I’ve been asked a lot lately whether I am “still” a libertarian. One reason I think I’m asked this is that I spend a lot of time criticizing certain kinds of arguments familiar among libertarians and developing arguments for political positions that aren’t standard-fare libertarianism. But I realized that my work on public reason liberalism (PRL) is probably leading people to think that I’m not a libertarian because they think PRL and libertarianism are competitor theories. But they’re not.
I take libertarianism to be a first-order political theory that specifies what justice requires and what the best political order looks like. Its competitors are socialism, progressivism, etc. The theory is “first-order” because it specifies directly what institutions structures we ought to have.
Public reason liberalism is a theory about how to treat people with different first-order theories of the good and justice. It tries to transcend those theories and specify norms and institutions that all or nearly all persons can agree to. (Whether it does so successfully is a question for another time.) It only conflicts with libertarianism by demonstrating that the use of coercion against non-libertarians to establish libertarianism is disrespectful, authoritarian, sectarian, destabilizing, or whatever. There is no more problem with being a libertarian and a PRL than being a Christian or a Kantian about the good and being a PRL. PRL just specifies constraints on how we can pursue the realization of our ideals. What libertarians may not do is use coercion to establish libertarianism that cannot be publicly justified to other people (with the standard caveats about idealization, etc.).
But the constraints imposed by PRL only prohibit a very small portion of what libertarians actually do, and only a modest portion of what they hope to do. In my previous book, Liberal Politics and Public Faith, I argued that citizens have no duty to offer or act upon primarily public (shared) reasons in their political lives. Instead, all citizens can act upon their own private reasons, with certain very light restrictions. This means that libertarians are free to vote libertarian and organize for libertarian causes. Further, given that PRL protects freedom of speech, freedom of the press, freedom of association, and fairly extensive property rights (as I shall argue in my next book, Must Politics Be War?), libertarians can advocate for libertarianism in a thousand different ways.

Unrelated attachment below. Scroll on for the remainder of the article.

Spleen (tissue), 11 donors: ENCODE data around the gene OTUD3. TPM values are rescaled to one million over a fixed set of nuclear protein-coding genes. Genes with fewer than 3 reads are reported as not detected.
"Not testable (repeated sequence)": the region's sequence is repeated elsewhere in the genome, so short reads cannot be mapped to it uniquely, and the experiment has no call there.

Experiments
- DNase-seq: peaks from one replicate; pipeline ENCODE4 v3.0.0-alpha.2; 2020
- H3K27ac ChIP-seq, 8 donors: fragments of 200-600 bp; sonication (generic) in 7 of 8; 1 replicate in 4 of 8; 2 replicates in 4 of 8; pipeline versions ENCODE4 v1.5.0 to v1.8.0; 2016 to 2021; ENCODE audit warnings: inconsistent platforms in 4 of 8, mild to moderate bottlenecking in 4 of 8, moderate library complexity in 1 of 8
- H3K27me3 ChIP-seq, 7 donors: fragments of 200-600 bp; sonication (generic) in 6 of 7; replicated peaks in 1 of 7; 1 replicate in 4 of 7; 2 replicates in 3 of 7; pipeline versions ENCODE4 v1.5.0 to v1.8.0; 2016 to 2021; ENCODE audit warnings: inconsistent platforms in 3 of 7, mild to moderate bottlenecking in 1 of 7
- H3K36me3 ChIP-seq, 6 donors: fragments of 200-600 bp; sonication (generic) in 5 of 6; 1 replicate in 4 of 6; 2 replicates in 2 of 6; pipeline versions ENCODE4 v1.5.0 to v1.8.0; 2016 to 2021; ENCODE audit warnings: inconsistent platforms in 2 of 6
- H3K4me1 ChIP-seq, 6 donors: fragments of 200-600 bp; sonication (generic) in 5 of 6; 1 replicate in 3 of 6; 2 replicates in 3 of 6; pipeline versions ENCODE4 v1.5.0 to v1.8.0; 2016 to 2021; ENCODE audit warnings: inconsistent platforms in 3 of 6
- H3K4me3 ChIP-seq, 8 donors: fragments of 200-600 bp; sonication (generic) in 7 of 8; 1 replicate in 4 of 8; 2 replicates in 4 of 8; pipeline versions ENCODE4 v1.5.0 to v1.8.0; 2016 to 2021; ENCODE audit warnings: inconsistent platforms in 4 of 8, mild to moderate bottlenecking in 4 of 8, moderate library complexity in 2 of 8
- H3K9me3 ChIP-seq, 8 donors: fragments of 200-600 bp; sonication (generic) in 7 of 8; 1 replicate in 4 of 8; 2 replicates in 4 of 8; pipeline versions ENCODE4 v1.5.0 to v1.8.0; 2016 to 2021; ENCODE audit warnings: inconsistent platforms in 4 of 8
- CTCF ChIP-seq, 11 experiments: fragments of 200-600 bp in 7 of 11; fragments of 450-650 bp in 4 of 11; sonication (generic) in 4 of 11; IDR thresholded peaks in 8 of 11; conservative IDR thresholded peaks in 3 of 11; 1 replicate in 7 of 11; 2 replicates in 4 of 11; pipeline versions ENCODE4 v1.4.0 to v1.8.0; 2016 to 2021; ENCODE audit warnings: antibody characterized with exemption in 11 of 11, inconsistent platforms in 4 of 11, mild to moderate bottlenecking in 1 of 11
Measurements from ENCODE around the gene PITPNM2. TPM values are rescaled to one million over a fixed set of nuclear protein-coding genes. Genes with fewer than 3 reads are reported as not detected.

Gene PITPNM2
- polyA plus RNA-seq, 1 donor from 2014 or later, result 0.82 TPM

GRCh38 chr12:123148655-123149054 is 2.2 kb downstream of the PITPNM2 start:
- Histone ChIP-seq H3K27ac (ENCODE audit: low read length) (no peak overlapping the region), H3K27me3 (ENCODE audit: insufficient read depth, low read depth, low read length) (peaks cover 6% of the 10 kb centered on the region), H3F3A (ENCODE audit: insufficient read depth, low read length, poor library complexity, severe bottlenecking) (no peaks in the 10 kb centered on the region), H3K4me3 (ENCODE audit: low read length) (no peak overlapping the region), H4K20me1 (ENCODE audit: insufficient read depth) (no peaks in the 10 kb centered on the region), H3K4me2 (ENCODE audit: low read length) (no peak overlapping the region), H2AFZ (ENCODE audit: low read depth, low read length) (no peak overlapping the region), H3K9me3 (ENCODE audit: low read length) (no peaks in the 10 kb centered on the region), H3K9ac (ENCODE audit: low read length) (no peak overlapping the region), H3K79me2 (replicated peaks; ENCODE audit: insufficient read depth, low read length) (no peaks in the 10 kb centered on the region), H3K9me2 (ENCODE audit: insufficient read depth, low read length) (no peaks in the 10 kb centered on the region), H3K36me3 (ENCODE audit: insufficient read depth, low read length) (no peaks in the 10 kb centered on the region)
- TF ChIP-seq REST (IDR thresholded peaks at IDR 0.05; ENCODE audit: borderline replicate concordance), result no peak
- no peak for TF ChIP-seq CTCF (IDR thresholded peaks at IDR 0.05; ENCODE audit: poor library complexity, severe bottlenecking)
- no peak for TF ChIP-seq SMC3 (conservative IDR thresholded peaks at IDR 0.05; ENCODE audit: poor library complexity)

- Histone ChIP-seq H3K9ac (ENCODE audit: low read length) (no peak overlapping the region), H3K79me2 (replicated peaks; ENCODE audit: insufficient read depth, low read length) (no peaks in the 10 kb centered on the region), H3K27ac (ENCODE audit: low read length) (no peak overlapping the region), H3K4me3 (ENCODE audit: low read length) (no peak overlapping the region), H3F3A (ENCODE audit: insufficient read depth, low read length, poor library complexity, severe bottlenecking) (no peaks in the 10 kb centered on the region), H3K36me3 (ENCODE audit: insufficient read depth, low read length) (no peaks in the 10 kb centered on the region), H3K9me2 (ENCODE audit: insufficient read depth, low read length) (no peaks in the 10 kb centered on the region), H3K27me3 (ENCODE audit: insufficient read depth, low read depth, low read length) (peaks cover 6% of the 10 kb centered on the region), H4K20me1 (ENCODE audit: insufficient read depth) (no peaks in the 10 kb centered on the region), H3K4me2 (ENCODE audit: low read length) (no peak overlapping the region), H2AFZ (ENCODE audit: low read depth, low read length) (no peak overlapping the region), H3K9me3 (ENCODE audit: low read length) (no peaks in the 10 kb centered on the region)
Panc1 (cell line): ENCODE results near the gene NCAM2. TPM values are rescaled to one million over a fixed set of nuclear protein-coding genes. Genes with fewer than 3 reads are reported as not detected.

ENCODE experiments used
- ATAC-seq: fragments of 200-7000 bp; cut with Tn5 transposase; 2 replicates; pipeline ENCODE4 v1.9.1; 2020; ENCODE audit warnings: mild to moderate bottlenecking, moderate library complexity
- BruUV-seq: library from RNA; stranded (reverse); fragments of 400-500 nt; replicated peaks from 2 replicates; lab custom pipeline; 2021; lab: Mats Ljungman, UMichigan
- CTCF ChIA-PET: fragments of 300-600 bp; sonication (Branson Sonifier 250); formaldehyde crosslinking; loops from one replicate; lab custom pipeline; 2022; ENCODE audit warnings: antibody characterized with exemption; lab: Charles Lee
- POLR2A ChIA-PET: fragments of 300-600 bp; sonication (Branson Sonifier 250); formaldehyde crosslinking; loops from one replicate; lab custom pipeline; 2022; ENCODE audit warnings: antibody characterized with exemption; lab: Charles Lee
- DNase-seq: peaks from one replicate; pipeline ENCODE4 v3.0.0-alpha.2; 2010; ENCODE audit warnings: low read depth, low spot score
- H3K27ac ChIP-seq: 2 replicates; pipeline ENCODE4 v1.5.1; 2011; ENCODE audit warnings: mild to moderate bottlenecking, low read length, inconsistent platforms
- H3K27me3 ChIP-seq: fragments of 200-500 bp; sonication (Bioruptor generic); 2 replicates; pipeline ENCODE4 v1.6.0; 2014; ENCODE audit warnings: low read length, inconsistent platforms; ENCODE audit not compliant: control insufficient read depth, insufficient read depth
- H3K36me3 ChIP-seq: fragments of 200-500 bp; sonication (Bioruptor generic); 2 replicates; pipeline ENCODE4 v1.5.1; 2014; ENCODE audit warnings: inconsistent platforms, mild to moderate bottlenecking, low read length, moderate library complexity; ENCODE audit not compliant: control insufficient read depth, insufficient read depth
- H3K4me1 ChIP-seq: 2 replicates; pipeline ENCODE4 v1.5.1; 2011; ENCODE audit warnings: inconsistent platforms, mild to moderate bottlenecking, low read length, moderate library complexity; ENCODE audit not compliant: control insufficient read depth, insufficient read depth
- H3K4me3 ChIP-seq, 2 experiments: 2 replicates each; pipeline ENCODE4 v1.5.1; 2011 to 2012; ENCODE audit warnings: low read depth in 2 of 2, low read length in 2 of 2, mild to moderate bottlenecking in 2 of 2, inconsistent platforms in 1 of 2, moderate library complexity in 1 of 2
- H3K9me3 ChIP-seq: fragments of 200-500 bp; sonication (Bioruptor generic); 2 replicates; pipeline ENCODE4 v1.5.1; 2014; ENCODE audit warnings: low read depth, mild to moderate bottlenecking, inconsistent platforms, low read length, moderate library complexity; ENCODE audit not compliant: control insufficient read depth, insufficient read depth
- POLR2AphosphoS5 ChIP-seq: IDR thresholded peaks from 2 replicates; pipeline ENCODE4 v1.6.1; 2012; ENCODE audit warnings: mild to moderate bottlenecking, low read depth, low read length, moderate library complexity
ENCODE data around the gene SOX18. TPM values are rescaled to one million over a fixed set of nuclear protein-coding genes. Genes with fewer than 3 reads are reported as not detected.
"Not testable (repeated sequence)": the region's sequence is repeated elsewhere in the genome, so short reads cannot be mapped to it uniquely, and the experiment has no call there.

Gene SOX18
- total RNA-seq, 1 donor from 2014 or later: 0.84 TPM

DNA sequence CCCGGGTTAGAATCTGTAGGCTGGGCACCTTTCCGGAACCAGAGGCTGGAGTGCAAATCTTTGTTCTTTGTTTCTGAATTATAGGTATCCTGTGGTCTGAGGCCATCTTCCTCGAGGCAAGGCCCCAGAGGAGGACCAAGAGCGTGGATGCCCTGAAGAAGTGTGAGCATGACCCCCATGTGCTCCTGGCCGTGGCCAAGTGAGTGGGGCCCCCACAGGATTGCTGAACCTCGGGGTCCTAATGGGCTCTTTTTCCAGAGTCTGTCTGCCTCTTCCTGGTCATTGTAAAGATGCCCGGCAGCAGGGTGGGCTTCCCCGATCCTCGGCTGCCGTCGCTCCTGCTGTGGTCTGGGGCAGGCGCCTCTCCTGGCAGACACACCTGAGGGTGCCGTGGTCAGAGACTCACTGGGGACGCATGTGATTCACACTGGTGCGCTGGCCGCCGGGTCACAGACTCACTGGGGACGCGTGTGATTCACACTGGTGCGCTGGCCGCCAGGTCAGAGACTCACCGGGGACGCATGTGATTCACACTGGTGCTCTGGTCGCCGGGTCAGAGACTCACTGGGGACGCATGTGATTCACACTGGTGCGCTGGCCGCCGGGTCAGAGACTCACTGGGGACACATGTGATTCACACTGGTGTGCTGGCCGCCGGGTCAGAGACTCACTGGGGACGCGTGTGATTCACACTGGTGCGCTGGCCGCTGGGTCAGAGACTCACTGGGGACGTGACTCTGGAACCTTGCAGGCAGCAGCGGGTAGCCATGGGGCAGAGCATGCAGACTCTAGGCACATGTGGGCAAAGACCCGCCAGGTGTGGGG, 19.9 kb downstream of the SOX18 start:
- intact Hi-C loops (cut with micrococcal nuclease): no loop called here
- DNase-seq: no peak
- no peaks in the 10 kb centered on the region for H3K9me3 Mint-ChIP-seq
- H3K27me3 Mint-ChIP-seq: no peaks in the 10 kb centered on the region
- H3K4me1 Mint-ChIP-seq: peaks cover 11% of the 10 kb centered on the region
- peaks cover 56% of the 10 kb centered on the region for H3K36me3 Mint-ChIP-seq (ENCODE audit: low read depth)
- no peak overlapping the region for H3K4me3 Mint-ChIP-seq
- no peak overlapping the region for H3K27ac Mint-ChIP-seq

In fact, on my view, libertarian politicians can push for libertarian laws so long as they are epistemically justified in believing that the laws can be publicly justified to non-libertarians. And that’s only when they try to impose coercion. If they seek to lift coercion that cannot be publicly justified (and little coercion can be publicly justified to libertarians), they can remove the laws for whatever reason they like. So when it comes to big libertarian issues like protecting civil liberties, stopping foreign policy intervention, legalizing drugs, restricting police brutality, school choice, and the like, public reason liberalism imposes no restrictions at all. In fact, it restricts non-libertarians from keeping those laws in place, since they cannot be publicly justified.
PRL and libertarianism only conflict in major ways if libertarians get into a position where they can establish a libertarian political order against the sincere, informed wishes of non-libertarian members of the relevant society. Forcibly imposing strict, extensive property rights on non-libertarians cannot be publicly justified. But this only prevents libertarians from imposing full-blown libertarianism on a populace of non-libertarians. It doesn’t prevent them from convincing people to become libertarians or to demand the right to engage in small libertarian experiments where everyone involved agrees, like seasteading, or even charter cities. And in my view, we’re only going to be able to convince people of radical libertarianism by showing that it works on a small scale.
You can be a libertarian and a PRL since they’re theories that answer different questions. Libertarianism answers the question, “What institutional structures are good and just?” PRL answers the question, “How do we live on moral, peaceful terms with people who disagree with us about which institutions structures are good and just?” Sometimes PRL and libertarianism conflict because libertarians often say they want to pursue establishing libertarianism without concern for non-libertarians who object. But in practice, libertarianism and PRL rarely conflict.
So I’m still a libertarian. But I don’t defend it a lot because I think others have already made the case for libertarianism effectively. I spend my blog time going after bad arguments for libertarianism or publicly working out my classical liberal approach to religion in politics. I spend much of my professional life exploring a question on which libertarians have been almost entirely silent. And it is this: how should libertarians treat informed non-libertarians of good will, given their enduring, honest disagreements? In my view, PRL provides the answer.